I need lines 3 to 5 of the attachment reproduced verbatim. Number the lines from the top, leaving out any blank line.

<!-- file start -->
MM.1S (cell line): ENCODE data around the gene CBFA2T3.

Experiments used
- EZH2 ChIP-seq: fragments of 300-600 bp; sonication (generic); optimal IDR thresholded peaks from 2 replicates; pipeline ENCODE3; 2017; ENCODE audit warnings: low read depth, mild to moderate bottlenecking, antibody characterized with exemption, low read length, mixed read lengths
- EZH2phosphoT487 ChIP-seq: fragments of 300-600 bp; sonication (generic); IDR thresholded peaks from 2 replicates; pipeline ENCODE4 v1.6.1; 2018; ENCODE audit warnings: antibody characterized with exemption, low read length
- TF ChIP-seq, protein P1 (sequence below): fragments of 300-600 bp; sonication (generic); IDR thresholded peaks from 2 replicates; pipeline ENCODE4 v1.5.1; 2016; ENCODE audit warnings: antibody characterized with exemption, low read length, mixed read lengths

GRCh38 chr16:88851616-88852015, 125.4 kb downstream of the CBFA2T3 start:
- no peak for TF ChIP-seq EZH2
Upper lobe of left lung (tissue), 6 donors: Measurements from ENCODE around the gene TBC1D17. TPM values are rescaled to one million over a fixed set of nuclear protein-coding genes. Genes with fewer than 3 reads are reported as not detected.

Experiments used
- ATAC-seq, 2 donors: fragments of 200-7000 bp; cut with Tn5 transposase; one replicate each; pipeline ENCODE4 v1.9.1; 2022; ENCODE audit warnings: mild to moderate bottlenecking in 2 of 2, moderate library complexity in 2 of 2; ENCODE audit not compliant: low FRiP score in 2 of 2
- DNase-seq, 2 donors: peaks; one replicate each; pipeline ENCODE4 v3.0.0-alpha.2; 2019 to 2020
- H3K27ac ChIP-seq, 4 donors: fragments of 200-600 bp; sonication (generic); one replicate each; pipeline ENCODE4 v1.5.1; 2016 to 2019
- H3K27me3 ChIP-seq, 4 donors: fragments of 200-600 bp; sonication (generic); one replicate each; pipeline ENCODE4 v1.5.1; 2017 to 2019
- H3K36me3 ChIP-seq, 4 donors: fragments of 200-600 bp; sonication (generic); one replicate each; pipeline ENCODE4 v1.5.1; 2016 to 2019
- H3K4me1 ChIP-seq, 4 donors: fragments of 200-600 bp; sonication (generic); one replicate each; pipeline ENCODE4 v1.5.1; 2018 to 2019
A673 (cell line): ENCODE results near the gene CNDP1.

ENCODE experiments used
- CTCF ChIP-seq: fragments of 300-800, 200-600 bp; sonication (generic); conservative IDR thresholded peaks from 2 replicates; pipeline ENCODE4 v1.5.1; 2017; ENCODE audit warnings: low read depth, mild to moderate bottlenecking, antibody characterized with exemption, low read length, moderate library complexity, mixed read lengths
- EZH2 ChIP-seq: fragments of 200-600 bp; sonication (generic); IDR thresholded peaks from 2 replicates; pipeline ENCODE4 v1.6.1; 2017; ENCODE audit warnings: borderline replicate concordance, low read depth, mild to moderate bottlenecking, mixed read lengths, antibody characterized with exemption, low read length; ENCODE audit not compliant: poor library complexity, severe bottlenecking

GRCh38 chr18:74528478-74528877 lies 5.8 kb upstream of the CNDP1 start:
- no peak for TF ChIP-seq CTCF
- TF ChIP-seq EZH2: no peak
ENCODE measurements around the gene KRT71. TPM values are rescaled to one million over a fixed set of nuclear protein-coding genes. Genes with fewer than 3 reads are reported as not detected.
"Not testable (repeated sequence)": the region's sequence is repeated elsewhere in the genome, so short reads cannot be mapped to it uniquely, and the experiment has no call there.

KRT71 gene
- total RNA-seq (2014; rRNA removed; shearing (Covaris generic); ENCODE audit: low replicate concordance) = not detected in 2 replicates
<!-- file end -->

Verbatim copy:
- EZH2 ChIP-seq: fragments of 300-600 bp; sonication (generic); optimal IDR thresholded peaks from 2 replicates; pipeline ENCODE3; 2017; ENCODE audit warnings: low read depth, mild to moderate bottlenecking, antibody characterized with exemption, low read length, mixed read lengths
- EZH2phosphoT487 ChIP-seq: fragments of 300-600 bp; sonication (generic); IDR thresholded peaks from 2 replicates; pipeline ENCODE4 v1.6.1; 2018; ENCODE audit warnings: antibody characterized with exemption, low read length
- TF ChIP-seq, protein P1 (sequence below): fragments of 300-600 bp; sonication (generic); IDR thresholded peaks from 2 replicates; pipeline ENCODE4 v1.5.1; 2016; ENCODE audit warnings: antibody characterized with exemption, low read length, mixed read lengths